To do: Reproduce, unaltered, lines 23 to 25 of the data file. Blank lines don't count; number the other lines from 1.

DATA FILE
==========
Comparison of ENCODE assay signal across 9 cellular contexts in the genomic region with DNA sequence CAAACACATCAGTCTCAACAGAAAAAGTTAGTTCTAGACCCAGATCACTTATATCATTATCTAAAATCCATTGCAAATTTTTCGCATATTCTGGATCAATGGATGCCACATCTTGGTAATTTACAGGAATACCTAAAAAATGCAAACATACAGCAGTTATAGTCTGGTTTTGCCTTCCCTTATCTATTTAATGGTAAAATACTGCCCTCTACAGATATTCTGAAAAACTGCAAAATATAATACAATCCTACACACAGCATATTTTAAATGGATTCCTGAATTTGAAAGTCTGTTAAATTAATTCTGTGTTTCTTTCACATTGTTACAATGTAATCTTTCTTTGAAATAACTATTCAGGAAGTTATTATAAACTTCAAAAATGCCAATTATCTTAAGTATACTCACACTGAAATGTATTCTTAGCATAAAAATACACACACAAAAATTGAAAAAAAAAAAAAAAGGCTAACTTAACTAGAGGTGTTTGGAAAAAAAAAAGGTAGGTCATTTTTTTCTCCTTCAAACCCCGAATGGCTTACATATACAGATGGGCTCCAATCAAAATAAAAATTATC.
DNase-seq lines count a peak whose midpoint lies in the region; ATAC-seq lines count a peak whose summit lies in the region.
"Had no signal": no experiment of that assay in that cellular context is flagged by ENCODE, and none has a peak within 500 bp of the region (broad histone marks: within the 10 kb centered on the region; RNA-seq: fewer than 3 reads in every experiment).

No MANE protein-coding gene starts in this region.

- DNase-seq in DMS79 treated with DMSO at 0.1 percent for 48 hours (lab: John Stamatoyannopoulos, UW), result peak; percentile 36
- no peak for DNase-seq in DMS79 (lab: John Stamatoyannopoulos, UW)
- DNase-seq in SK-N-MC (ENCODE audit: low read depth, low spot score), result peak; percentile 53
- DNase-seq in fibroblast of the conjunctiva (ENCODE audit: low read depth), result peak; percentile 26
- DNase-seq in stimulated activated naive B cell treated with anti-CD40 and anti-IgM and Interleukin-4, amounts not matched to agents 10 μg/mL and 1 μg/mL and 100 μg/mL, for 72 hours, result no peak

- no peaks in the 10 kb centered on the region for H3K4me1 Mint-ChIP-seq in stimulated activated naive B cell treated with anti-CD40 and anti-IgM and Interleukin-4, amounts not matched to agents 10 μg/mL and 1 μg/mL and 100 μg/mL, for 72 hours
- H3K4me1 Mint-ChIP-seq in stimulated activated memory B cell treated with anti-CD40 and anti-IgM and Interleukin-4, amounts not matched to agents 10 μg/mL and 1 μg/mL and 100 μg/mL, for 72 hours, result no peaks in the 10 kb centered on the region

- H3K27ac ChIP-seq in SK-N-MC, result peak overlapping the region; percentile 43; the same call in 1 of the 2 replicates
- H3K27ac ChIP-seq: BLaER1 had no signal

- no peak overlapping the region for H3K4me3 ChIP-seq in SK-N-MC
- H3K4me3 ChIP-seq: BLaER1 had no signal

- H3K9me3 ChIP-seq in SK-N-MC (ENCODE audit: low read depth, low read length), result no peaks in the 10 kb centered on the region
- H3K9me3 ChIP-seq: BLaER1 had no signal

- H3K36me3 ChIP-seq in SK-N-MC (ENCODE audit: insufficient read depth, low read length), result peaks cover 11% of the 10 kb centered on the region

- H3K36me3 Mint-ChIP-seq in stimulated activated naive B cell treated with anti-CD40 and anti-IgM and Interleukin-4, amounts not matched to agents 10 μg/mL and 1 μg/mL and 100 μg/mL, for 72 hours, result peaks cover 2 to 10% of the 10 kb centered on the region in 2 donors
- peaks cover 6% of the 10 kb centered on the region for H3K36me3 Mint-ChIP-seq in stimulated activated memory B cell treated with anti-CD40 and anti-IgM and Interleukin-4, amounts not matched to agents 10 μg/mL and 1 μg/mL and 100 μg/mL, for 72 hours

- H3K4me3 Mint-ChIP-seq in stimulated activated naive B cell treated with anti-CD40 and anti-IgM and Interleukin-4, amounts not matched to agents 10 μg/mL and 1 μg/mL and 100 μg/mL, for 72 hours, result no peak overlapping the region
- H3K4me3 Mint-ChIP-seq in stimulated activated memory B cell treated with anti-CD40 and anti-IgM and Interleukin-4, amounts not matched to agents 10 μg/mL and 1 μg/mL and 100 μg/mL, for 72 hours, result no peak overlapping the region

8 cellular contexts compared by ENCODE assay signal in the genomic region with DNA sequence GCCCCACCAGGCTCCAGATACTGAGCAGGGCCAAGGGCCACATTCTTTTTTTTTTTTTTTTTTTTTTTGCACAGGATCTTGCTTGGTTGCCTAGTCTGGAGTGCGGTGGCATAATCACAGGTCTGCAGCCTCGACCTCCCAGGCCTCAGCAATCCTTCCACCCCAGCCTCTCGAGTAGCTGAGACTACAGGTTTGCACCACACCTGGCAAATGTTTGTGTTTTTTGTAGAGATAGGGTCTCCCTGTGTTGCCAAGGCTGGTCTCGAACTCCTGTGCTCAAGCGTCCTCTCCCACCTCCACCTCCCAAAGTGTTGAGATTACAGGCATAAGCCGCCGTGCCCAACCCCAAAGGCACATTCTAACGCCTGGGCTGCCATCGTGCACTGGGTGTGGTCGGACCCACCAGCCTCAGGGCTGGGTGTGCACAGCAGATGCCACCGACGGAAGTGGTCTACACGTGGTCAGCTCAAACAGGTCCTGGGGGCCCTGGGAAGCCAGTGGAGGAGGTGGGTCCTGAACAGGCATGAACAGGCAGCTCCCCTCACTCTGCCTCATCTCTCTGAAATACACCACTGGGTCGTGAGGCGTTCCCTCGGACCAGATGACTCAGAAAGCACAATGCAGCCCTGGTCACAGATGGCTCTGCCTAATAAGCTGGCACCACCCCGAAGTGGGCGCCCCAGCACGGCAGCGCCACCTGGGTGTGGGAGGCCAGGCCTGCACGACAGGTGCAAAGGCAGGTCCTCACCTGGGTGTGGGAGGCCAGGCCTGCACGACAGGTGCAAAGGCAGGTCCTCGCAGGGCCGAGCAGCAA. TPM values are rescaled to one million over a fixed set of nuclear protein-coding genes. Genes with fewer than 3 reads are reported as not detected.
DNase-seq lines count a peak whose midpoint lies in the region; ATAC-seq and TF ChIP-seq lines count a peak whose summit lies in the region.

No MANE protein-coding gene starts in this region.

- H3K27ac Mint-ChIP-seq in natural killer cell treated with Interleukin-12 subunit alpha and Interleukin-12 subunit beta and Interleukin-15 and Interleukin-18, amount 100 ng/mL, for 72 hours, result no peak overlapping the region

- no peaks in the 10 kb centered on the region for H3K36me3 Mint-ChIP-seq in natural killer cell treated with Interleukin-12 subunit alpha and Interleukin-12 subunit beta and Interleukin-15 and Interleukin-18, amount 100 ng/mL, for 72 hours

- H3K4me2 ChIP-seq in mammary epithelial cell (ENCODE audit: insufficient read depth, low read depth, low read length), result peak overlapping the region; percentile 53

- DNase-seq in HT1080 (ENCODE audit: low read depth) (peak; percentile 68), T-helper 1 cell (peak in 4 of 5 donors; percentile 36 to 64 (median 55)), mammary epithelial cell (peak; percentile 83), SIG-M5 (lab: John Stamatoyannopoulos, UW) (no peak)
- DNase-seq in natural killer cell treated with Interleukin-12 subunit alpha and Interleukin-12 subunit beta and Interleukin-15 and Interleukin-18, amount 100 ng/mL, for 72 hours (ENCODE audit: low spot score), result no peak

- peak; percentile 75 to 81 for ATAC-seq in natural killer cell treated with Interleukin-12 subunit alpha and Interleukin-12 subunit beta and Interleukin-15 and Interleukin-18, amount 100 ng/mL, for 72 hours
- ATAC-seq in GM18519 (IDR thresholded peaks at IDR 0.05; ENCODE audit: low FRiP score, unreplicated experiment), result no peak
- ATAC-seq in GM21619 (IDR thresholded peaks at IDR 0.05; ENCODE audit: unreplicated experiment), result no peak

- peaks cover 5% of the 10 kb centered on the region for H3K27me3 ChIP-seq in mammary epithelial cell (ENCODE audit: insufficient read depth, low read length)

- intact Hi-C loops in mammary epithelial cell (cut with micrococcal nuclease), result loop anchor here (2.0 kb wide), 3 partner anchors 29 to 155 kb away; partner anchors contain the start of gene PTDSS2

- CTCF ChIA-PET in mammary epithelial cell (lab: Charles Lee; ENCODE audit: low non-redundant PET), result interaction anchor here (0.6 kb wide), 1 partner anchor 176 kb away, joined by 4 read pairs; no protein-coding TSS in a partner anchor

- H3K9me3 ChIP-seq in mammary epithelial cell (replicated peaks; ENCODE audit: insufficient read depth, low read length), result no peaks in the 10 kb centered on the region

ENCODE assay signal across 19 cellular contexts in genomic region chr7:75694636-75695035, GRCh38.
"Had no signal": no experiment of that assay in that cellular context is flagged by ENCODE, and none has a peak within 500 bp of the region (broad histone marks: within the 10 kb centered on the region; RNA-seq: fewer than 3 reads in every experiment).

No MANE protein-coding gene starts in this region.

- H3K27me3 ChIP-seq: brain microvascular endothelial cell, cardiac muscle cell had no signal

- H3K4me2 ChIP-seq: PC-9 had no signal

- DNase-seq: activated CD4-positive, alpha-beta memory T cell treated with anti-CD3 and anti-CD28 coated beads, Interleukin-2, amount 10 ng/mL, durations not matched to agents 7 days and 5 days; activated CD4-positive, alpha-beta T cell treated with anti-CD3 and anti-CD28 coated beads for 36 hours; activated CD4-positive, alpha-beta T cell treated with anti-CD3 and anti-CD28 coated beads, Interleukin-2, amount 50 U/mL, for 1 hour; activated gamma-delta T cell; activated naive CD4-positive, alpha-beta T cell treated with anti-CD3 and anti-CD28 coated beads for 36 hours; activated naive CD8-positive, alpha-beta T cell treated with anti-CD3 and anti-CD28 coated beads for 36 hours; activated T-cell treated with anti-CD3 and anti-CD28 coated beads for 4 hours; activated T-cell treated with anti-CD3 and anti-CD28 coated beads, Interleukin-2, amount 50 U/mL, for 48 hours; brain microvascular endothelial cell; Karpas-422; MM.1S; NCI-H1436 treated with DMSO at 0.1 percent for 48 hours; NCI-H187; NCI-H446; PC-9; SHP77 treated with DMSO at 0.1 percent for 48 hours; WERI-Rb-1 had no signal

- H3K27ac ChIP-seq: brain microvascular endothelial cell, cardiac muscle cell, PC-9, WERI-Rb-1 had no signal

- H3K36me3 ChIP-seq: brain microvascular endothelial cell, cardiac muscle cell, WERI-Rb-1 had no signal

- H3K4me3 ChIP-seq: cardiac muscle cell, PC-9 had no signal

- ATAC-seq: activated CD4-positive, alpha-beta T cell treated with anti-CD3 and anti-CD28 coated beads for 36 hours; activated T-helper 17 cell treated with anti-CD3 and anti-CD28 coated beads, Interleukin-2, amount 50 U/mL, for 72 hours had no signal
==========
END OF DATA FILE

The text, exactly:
8 cellular contexts compared by ENCODE assay signal in the genomic region with DNA sequence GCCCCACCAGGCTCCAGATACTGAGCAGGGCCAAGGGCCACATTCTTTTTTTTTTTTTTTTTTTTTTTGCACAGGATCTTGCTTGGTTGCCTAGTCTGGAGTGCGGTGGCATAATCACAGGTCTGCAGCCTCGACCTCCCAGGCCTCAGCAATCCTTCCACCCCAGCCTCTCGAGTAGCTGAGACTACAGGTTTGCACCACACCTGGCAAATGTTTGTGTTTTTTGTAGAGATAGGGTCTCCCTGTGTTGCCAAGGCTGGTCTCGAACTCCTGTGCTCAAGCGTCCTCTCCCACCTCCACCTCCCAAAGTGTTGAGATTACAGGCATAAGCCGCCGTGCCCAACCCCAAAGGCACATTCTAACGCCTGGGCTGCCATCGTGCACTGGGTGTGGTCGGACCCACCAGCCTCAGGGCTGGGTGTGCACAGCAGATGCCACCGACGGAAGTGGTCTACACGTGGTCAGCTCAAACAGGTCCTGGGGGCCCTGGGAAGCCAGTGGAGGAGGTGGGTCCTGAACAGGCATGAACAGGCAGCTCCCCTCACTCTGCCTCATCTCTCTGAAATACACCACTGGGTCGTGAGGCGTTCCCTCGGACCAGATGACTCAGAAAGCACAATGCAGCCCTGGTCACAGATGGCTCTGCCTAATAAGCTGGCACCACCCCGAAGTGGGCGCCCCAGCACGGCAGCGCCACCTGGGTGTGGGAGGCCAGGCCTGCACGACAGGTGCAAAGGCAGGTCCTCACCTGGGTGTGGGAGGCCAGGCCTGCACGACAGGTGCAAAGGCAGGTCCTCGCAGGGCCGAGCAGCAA. TPM values are rescaled to one million over a fixed set of nuclear protein-coding genes. Genes with fewer than 3 reads are reported as not detected.
DNase-seq lines count a peak whose midpoint lies in the region; ATAC-seq and TF ChIP-seq lines count a peak whose summit lies in the region.

No MANE protein-coding gene starts in this region.